One of many.
by Jerry Gordon (March 2014)
One of horrors that have confronted American women who naïvely marry Saudi men is the possible risk of having children of those marriages kidnapped following divorce in accordance with Sharia and removed to the Kingdom of Saudi Arabia. There are estimated to be in excess of 1,000 such cases. A few have been featured in investigative reports on CBS 60 Minutes and Fox News’ The O’Reilly Factor. Frequently American wives of Saudis and other fundamentalist Muslims are physically abused and maltreated under Sharia. We saw that in our interview with American feminist Phyllis Chesler about her experience following a marriage to an Afghan Muslim husband educated in the West upon her arrival at the family compound in Kabul. See The New English Review Flight from an Afghan Seraglio and An American Feminist Fighting Sharia: an Interview with Dr. Phyllis Chesler (January 2014).
In the current debates in state legislatures over consideration of American Laws for American Courts, legislators often ask, “is this legislation really needed to address foreign laws and doctrines” that intrude on the fundamental Constitution Rights of American citizens? Often cited are cases that have recognized Sharia doctrine in state appellate and lower courts. Illustrative of the compelling need for such protections are the numerous incidents involving spousal abuse of American wives and kidnapping of children in divorce cases, where under Shariah, the Muslim ex-husbands can exercise rights to remove their children even though doing so may violate US criminal laws.
Last September during a presentation I gave before an ACT! For America chapter in Jonesboro, Arkansas, I encountered Professor Margaret McClain, then on the faculty of Arkansas State University (ASU). She has since retired after 30 years at ASU. In the late 1980’s Professor McClain was a faculty member teaching English as a Second Language in a special program for Saudi Students entering ASU. She had been recently widowed and met a Saudi graduate student, a Computer Science major at a university event. Thus began what eventuated in an exploitative marriage that produced a child, Heidi. McClain suffered frequent physical and psychological abuse during the marriage at the hands of her Saudi husband for her refusal to be compliant. That led to a divorce and custody of Heidi granted to Professor McClain under Arkansas law. Upon Professor McClain’s subsequent marriage to an American following the divorce, her Saudi ex-husband conspired with a more compliant American convert to Islam to kidnap and remove Heidi, then five years old, to Saudi Arabia.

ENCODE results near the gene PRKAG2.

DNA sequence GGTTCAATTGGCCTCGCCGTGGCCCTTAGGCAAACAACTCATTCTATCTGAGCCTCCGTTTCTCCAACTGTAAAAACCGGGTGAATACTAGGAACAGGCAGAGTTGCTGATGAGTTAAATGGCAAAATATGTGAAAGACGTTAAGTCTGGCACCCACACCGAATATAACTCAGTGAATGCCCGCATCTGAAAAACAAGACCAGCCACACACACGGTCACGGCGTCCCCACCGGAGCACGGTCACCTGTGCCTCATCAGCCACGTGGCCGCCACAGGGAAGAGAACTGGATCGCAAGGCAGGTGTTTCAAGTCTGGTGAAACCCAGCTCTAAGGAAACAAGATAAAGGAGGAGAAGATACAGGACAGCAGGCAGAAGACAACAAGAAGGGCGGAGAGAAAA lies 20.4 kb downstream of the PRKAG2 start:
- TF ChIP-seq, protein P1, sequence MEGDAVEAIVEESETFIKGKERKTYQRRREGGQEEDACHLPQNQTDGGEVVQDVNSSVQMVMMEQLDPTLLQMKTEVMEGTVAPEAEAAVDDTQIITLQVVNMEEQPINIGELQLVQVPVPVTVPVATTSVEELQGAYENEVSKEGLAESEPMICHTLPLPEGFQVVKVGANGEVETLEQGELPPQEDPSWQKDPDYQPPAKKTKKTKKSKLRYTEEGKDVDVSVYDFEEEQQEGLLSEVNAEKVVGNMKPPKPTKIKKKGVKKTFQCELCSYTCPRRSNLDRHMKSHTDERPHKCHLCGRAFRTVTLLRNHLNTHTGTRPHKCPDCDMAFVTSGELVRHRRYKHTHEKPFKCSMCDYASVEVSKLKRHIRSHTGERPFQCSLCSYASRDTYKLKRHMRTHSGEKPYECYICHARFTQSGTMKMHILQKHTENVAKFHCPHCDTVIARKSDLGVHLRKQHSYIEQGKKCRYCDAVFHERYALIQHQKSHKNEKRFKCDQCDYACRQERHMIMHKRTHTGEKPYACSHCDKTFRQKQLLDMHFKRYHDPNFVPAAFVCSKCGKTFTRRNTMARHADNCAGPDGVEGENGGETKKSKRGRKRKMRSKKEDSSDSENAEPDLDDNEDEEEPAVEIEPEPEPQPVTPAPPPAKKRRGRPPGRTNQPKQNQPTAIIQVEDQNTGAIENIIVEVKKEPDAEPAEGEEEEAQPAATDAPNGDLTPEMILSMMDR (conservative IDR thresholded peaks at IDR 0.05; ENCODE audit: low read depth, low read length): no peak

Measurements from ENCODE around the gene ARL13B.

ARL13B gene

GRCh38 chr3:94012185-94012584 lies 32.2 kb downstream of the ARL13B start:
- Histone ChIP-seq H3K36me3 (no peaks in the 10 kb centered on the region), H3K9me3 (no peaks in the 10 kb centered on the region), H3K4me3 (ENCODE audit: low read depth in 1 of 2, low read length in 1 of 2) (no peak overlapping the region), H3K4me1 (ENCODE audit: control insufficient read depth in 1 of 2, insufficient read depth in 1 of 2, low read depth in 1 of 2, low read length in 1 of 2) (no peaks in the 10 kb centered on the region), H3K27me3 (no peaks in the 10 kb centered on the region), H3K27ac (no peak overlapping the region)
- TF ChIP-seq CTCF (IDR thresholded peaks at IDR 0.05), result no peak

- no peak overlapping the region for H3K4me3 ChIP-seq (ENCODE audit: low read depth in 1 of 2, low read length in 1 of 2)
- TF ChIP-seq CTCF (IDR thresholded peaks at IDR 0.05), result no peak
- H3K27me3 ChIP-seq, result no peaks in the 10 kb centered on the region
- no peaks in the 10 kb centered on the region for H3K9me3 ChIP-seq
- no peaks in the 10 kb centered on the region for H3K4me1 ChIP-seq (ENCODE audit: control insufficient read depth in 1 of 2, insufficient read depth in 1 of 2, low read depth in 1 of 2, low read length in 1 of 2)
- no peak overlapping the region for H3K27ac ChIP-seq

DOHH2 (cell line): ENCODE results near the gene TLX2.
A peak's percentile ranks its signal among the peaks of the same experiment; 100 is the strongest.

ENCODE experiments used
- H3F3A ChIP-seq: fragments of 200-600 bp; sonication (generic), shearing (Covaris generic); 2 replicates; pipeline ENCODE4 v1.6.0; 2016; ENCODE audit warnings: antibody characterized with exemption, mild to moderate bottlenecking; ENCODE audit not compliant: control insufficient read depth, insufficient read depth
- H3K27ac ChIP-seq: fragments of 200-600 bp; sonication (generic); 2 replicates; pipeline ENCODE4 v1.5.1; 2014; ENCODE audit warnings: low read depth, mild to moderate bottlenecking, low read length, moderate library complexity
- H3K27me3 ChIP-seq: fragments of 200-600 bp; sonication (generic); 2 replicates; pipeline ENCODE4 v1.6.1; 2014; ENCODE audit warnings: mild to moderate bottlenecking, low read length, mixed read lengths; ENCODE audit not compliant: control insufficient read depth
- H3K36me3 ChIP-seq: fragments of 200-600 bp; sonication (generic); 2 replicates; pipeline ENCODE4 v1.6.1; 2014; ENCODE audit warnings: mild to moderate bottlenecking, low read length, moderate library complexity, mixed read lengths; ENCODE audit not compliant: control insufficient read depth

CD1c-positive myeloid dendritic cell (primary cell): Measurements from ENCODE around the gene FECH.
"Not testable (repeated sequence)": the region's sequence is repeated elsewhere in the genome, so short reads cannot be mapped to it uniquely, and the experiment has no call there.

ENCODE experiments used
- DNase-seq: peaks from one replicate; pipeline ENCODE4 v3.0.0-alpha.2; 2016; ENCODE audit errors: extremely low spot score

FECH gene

Professor McClain was one of several American wives with Saudi ex-husbands who abducted and removed children to Saudi Arabia in violation of state, federal and international parental kidnapping laws. These women testified about these cases before Congrees during the 107th Session. The US State Department had set up the Office of Child Issues to deal with complaints and conduct investigations of such abuses. Media stories sparked by 9/11 led the US. House of Repesentatives Government Reform Committee, then chaired by former Indiana Republican Dan Burton, to hold five days of hearings from June to December 2002. The Committee published a final report, Investigation into Abductions of American Children to Saudi Arabia. In one instance, the Committee heard from a 16 year old daughter of a Florida woman, Dria Hernandez-Davis, about her experience of living under difficult circumstances and her remarkable escape and rescue. A rescue privately financed with $200,000 in bribes provided by her grandmother who refinanced her home to obtain the necessary funds. The US State Department Office of Child Issues and the US Embassy legation in Riyadh appeared to have offered little assistance to rescue these children.